Strap in, dear readers, for another Issue 042
author interview. Today we chat with Jennifer Lee Rossman with her relatable story, “Depth and Meaning
LSQ: This story hit me hard because it’s just so darn relatable. How did you feel while writing it? What called you to write it?
Jennifer: I have struggled with depression since my late teens. Almost half my life now. When I’m
depressed, I can create. I can put words on paper and people tell me my work is good, but good isn’t good enough for me. I don’t feel the magic of writing, I’m just going through the motions while I’m going through the emotions. And if I don’t feel the magic, usually those are the stories that don’t get accepted for publication.
But if you don’t suffer, people say, your art won’t be good. And if you take antidepressants, you’re giving up and you’re letting yourself be changed by the medication. You’re not yourself anymore. Well, you’re not yourself anymore if you’re depressed, either, and what good is suffering for your art if the suffering kills you? It’s hard enough to get good mental health care, and people like that don’t help by adding to the stigma. I am personally not a fan of antidepressants. They don’t get along well with my body and my mind. But they save lives and they need to be an option.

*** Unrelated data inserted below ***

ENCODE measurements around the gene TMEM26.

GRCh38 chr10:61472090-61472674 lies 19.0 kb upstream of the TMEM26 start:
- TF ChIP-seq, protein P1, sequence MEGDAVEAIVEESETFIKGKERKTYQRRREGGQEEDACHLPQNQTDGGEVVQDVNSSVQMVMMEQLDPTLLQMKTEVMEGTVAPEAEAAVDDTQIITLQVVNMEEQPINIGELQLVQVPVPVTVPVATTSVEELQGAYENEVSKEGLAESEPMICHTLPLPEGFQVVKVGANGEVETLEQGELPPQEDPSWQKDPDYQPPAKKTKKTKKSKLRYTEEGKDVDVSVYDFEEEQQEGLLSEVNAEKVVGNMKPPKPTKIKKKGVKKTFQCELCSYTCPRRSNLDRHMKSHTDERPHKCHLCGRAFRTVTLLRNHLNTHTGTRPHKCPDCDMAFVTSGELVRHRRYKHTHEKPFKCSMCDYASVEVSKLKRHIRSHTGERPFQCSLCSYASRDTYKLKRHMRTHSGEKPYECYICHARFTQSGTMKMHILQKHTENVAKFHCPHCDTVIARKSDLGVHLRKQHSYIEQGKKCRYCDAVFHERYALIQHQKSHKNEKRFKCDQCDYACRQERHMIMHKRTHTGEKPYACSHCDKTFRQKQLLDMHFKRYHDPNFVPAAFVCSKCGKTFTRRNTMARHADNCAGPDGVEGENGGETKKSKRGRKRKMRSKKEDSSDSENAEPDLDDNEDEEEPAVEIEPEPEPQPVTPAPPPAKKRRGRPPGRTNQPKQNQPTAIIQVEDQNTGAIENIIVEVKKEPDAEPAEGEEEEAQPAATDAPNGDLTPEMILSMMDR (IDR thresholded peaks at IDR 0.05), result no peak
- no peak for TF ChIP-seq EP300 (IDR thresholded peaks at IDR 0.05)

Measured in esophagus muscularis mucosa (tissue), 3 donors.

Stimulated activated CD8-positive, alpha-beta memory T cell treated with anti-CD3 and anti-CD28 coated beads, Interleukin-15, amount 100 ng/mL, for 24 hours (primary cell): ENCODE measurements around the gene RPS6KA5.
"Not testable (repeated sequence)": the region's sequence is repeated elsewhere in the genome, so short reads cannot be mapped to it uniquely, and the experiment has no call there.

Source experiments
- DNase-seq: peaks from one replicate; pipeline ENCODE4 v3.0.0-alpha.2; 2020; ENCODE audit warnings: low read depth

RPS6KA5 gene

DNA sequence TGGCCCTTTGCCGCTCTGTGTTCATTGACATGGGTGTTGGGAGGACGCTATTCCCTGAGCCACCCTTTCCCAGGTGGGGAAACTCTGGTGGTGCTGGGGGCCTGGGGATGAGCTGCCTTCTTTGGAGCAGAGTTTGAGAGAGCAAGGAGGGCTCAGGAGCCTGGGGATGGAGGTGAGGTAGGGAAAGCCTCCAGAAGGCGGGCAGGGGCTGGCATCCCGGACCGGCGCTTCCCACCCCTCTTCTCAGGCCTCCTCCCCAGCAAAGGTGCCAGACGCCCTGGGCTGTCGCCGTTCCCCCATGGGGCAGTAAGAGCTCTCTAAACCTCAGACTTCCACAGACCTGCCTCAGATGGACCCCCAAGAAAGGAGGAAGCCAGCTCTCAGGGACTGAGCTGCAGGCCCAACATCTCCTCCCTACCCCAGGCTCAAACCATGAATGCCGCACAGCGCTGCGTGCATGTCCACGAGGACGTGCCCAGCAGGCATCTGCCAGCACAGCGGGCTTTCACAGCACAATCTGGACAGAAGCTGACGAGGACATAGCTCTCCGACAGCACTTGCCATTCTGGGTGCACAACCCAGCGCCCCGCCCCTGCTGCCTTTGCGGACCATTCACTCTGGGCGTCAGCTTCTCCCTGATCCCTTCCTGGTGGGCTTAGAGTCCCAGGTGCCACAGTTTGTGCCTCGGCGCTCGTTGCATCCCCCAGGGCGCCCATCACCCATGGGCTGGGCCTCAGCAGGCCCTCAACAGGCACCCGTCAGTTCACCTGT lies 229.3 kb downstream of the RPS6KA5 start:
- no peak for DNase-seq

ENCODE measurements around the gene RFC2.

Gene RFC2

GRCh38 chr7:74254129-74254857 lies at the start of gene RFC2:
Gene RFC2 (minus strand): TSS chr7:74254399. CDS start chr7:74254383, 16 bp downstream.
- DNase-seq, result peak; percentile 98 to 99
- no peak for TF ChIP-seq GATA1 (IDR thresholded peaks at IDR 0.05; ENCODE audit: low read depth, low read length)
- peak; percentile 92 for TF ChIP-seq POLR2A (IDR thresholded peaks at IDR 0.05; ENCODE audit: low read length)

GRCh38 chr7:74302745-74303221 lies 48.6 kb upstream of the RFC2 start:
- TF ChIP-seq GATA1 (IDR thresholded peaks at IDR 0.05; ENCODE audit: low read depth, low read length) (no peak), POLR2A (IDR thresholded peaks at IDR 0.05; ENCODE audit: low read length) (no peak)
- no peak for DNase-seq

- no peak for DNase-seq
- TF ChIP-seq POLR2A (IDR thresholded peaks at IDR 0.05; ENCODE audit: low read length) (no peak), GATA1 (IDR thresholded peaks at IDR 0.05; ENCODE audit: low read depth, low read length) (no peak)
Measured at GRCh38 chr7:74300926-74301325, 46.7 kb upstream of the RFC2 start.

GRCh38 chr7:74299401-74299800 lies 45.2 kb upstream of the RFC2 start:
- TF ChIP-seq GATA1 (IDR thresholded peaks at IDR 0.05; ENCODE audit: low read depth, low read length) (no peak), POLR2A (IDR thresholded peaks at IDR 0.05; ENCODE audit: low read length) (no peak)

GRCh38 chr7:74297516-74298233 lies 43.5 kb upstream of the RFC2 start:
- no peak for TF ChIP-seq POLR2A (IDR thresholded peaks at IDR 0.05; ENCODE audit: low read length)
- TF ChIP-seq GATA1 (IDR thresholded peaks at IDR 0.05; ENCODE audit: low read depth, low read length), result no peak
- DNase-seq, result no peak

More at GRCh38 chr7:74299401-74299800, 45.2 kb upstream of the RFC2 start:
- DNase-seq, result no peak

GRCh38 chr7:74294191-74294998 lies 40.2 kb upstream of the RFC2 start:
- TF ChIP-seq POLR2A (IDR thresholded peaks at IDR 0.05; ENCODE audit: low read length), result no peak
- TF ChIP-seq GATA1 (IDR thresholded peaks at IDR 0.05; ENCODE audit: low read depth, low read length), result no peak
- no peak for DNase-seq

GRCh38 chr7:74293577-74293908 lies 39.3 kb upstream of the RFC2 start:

LSQ: Dex asking Emi, “What do you have to be depressed about?” gave me a physical jolt. What advice would you give to someone in Emi’s shoes, when someone you love and trust belittles your struggles?
Jennifer: Most people in your life do not mean you harm. Most have your best intentions at heart. But that doesn’t mean they can’t hurt you by mistake. It probably doesn’t even occur to them, because they are not going through the same things you are.
It is OK to love and trust someone conditionally. It is OK not to agree with them, and to only trust them with certain parts of your life. I have people I would trust with my life, and who I tell everything, and then there are people I trust with my life, who I know just aren’t capable of understanding certain things about me. I love them and I would do anything for them, but they are not the people I go to all the time when I am in a crisis.
LSQ: What was the most challenging aspect of this story to write and why? What is your favorite part of it?
Jennifer: It’s always hard when you write about something personal because the feelings aren’t just your character’s. They’re yours.
The ending is my favorite part, mostly because it mirrors the beginning visually in a way I did not consciously plan. I love when my stories surprise me, and the ending gives me goosebumps.
LSQ: Are there any other projects you’re currently working on? If so, could you tell us a bit about them?
Jennifer: I’m currently procrastinating on the edits of two different stories about dinosaurs. I don’t know when I will have permission to properly announce them, but basically they are “Joan Of Arc… but with dinosaurs” and “Armageddon… but with dinosaurs.”